The UKIP MEP for Wales has called for Home Secretary to resign over the predicted low turnout for the Police and Crime Commissioner Elections. John Bufton has written to Theresa May accusing her of ignoring advice from the Electoral Commission which could have increased turnout and voter engagement.
It is quite clear to me that on the grounds that the Home Office wilfully ignored repeated advice from the Electoral Commission who are established to ensure democratic and fair voting in the UK that Theresa May could stand accused of gerrymandering.
Here's an extract from his letter:
With reference to the dismally low turn out for the elections for Police and Crime Commissioners in England and Wales, I have grave concerns about the legitimacy of the results and the democratic validity of your post and call upon you to resign your portfolio with immediate effect.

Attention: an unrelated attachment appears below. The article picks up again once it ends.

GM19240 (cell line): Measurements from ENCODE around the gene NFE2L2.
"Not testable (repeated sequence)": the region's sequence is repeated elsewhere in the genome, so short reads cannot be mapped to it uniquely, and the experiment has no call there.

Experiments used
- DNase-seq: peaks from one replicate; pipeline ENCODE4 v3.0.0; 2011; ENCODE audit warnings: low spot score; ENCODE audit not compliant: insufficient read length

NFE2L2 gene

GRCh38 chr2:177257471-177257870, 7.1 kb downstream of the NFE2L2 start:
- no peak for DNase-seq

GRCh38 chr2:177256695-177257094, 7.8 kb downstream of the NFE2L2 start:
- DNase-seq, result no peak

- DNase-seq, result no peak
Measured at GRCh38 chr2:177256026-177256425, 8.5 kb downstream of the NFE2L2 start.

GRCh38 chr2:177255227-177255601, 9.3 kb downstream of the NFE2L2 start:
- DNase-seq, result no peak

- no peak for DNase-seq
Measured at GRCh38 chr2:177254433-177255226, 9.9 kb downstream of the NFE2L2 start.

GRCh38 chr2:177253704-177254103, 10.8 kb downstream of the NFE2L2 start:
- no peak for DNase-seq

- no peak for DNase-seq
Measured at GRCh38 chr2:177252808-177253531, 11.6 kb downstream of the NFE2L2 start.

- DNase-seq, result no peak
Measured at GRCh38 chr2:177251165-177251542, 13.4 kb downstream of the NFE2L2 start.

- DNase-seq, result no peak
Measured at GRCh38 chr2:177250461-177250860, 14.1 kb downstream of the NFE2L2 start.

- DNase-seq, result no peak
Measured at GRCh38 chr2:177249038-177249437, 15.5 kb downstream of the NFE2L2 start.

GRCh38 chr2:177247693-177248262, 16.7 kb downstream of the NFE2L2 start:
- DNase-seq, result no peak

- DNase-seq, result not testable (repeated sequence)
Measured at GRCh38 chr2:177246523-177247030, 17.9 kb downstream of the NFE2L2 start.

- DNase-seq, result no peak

I believe you and your department at best may be charged with utterly and hopelessly failing the general public over these elections, and at worst may stand accused of gerrymandering.
I fear the Home Office anticipated, if not engineered, the appallingly low turn out and wilfully permitted the elections to continue in full knowledge that the majority of the general public were not engaged with.
These elections represented a departure from normal voting procedures, with the Home Office for the first time assuming responsibility over the management of the elections and raising public awareness.
A 'detailed inquiry' will held into the Police and Crime Commissioner polls. In Gwent, only 14.3% voted - many places saw no ballots at all.
Independents take North Wales and Gwent, while the Conservative candidate wins in Dyfed Powys. Labour wins in the South Wales region.
Counting will get underway later this morning, in elections for new Police and Crime Commissioners for each of Wales' forces.